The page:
Rank: 4 – While they conclude that AES should not currently be used for making placement decisions at their community college, they were at least open to completing a trial run, and they also still use high SAT scores to exempt students from taking the essay placement exam (140).
Argument: “e-Write could not produce valid writing placements” (140), because:
- 82% of students received a score of 5 or 6 on an 8 point scale (which made it difficult for faculty to discern any meaningful difference between scores other than the extremely high or extremely low)
- AES did not do any better in correlating placement with student grades than faculty placement
- and 25% of the student essays were unable to be scored by the machine, resulting in higher costs and longer delays in receiving score results, which defeated the purpose for them in considering the use of AES for their placement decisions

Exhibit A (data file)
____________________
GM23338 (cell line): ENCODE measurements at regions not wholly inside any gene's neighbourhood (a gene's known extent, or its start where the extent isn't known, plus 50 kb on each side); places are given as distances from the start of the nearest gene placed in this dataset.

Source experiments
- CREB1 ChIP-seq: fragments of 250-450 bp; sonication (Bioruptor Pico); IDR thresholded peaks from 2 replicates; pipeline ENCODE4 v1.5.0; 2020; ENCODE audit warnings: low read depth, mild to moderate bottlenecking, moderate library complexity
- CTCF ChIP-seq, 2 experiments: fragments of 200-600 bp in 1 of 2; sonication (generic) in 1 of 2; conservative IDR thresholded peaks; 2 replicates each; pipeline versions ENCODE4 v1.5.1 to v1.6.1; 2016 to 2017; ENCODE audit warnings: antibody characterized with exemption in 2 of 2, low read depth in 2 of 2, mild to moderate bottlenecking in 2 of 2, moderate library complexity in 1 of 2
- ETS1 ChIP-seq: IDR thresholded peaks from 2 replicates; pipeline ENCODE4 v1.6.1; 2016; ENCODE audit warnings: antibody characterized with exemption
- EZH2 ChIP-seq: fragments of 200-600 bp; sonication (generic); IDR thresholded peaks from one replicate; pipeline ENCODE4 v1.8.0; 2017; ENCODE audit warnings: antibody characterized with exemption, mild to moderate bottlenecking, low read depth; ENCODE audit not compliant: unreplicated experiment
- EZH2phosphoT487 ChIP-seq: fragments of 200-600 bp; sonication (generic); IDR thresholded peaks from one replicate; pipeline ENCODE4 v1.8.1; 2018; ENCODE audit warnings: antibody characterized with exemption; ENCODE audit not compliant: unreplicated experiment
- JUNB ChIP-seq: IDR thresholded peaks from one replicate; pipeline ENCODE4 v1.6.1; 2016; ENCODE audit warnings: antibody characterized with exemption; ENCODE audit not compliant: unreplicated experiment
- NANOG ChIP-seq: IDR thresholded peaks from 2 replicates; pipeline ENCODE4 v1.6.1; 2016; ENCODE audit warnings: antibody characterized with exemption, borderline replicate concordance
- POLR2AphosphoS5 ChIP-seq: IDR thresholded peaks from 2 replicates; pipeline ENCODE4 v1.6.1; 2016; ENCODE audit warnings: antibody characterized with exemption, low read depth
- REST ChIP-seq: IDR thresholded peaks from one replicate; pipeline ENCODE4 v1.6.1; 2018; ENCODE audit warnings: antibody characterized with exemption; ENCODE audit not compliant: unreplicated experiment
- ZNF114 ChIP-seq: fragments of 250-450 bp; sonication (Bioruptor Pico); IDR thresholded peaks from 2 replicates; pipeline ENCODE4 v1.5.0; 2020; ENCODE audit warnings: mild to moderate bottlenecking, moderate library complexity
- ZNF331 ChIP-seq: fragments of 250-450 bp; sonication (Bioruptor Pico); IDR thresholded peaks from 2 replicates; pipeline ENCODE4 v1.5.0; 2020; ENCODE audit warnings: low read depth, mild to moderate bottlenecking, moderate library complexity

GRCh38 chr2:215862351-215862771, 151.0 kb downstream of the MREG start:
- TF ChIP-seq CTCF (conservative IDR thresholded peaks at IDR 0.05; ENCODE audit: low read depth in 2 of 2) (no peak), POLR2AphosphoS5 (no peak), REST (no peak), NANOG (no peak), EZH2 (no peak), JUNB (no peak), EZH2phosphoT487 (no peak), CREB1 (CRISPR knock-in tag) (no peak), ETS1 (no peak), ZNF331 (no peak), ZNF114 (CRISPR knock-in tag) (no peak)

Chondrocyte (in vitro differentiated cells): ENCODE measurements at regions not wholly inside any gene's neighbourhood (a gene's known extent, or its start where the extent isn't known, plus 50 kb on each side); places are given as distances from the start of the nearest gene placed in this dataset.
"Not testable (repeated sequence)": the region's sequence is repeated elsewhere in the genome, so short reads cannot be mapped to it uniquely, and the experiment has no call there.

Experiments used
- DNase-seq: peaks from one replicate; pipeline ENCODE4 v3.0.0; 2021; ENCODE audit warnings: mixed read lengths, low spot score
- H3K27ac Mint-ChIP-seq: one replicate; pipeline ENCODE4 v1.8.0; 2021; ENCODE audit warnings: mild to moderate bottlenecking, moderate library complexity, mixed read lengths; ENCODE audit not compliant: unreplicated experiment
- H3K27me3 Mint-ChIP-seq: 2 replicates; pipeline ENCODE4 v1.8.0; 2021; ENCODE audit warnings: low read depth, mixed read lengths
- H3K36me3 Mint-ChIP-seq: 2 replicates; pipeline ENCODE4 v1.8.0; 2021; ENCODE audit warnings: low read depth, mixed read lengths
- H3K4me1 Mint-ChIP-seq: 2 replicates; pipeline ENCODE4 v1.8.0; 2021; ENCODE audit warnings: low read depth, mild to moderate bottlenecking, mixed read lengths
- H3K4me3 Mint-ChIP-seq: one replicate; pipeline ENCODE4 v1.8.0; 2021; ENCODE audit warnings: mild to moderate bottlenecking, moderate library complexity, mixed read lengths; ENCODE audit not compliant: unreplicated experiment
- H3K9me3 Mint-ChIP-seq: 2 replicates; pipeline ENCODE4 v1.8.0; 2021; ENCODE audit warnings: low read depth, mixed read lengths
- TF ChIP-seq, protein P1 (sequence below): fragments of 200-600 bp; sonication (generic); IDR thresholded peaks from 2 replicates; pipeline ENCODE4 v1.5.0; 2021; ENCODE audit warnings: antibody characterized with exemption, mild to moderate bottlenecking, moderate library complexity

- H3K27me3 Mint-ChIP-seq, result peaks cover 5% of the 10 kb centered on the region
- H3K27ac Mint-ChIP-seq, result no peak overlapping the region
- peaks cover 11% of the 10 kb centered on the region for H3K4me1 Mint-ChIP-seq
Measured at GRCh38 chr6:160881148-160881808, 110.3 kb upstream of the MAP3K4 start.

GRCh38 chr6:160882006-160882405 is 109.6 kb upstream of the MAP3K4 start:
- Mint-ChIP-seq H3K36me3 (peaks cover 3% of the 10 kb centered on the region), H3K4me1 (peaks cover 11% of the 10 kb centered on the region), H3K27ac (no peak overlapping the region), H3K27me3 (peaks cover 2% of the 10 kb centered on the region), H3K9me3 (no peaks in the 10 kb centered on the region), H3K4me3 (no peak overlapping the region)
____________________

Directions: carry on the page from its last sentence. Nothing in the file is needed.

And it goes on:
Assumptions: While faculty did not object to running the pilot study, the author freely admits that most English faculty would “agree with Joanne Drechsel’s (1999) objections to computerized evaluation of writing: it dehumanizes the writing situation, discounts the complexity of written communication, and tells student writers that their voice does not deserve a human audience” (139).
Points of Interest: While I agreed with the authors that the scale (and the distribution of student scores on that scale) was too narrow to be very useful, I did think that some of their findings regarding the breakdown of scores into various areas were more fruitful: a high score in the “content” area (which is not defined) had the highest correlation with student success, compared to the “conventions” area, where more of the students who scored lower on this category were actually more successful than students who scored higher.